Australia eye triumphant conclusion to longest campaign

Australia eye triumphant conclusion to longest campaign

Australia have crisscrossed the globe for more than two years in their quest for a World Cup berth and, while that path has not always run smooth, they will be confident of a triumphant conclusion on Wednesday.

Football Soccer - 2018 World Cup Qualifiers - Australia Training - Sydney, Australia - November 13, 2017. Australian national soccer team coach Ange Postecoglou talks to an assistant during a training session ahead of their World Cup playoff against Honduras. REUTERS/Daniel Munoz

SYDNEY: Australia have crisscrossed the globe for more than two years in their quest for a World Cup berth and, while that path has not always run smooth, they will be confident of a triumphant conclusion on Wednesday.

A campaign that began in Kyrgyzstan in June 2015 will come to an end on Wednesday in match number 22 when they face Honduras in the second leg of the intercontinental playoff having secured a 0-0 draw in San Pedro Sula last week.

At stake is a place at soccer's top table for a fourth successive World Cup and another huge shot in the arm for a game that has made huge strides in recent years but still lags behind rugby league and Australian Rules in popularity.

Three years ago in Brazil, Australia enjoyed a creditable campaign despite losing all three games in a group that also included Chile, the Netherlands and Spain.

Of that trio only Spain will be in Russia next year, and with Italy also failing to reach the finals for the first time since 1958, coach Ange Postecoglou is well aware how costly failure to qualify could be.

"In terms of the game, it's always important, you want to be there when the World Cup's played, we saw with Italy missing out this morning, and you realise the impact that has," he told reporters on Tuesday.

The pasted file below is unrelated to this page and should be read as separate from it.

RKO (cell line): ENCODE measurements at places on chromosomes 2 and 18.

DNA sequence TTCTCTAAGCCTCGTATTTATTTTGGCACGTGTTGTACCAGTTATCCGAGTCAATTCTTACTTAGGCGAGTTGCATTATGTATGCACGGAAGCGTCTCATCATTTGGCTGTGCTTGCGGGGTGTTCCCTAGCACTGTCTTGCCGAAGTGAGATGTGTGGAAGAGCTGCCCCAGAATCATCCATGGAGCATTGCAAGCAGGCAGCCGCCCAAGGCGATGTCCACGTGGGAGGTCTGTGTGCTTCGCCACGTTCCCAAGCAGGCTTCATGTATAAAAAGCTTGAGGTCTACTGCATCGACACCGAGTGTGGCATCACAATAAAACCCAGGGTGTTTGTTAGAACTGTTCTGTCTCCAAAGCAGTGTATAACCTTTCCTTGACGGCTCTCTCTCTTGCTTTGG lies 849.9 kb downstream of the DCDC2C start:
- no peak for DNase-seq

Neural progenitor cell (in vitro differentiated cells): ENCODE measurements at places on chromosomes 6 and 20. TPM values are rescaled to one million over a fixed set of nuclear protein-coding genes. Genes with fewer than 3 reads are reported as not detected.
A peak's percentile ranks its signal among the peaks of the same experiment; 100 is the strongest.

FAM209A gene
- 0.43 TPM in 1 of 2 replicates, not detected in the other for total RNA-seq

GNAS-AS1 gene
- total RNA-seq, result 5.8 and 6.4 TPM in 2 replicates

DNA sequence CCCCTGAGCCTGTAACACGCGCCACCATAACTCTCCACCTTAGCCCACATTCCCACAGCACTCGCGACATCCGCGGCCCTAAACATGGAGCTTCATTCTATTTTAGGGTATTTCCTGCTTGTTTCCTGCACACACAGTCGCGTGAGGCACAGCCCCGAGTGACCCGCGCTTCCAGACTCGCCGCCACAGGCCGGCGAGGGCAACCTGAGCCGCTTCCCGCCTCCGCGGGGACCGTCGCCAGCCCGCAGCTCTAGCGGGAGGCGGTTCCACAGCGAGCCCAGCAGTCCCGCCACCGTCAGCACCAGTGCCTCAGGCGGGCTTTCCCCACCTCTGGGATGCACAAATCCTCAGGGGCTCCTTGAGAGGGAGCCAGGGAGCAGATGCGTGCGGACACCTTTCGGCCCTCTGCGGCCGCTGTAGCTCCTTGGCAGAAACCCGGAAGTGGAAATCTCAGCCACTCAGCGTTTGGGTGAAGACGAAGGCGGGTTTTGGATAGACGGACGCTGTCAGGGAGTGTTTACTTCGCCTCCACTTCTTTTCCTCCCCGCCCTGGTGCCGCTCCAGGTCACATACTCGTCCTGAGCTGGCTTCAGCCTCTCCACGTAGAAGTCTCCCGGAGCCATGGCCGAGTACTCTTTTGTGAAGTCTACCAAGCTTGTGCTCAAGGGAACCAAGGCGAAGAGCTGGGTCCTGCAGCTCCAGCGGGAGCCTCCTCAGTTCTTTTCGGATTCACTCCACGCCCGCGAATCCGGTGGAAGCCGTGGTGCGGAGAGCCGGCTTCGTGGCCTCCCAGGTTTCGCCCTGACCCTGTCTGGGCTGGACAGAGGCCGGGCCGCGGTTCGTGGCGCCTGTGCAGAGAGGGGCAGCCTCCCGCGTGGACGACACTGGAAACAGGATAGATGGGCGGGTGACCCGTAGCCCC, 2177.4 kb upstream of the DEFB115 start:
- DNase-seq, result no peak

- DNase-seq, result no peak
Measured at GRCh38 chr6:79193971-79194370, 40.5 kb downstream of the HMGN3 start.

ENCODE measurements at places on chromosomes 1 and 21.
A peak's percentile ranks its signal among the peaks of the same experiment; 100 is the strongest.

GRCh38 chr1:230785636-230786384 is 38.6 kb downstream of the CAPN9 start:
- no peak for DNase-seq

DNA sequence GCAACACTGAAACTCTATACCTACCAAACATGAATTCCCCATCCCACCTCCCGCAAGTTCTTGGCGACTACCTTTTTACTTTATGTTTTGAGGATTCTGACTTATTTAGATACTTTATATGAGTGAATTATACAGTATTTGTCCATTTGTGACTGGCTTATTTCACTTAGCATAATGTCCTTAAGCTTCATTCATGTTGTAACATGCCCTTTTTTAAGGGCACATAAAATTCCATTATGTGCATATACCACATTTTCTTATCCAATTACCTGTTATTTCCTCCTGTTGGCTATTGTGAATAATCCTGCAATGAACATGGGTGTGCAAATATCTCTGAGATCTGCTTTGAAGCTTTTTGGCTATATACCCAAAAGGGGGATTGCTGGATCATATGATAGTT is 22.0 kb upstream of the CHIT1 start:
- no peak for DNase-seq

"It doesn't mean that not qualifying means that the game somehow ceases to exist, it's more about our continued growth.

"We've got to be ambitious about international football, both about wanting to qualify and wanting to do well. Those things can't happen if you don't get the job done."

Memories of the 1997 playoff, when Iran came from 2-0 down in the second leg in Melbourne to go through on away goals, will always haunt Australian fans but Postecoglou is confident his players will finish the job against Honduras.

"They're a dangerous team, but more important for us is that we impose ourselves on the game," he added.

"If we dictate the game, as we have done in the past, we’re going to be difficult to stop."

Postecoglou said all his players were fit and suggested he was likely to bring in some fresh legs with Tim Cahill, who had an ankle injury, Robbie Kruse (knee), Mathew Leckie and Mark Milligan (both suspended) now available.

It remains unclear whether Postecoglou will take Australia to Russia even if they qualify and he again declined to confirm or deny that he would be stepping down after Wednesday's match.

There was no disguising, though, his desire for Australia's campaign to end in triumph in front of more than 70,000 fans at the Olympic Stadium.

"The feeling within the camp is that we're ready for a big game tomorrow night and hopefully getting the job done," he said.

"This has been the longest qualifying campaign that any nation has played, both in terms of the amount of games and kilometres travelled, you don't want all of that to be wasted."

(Editing by Peter Rutherford)

Source: Reuters

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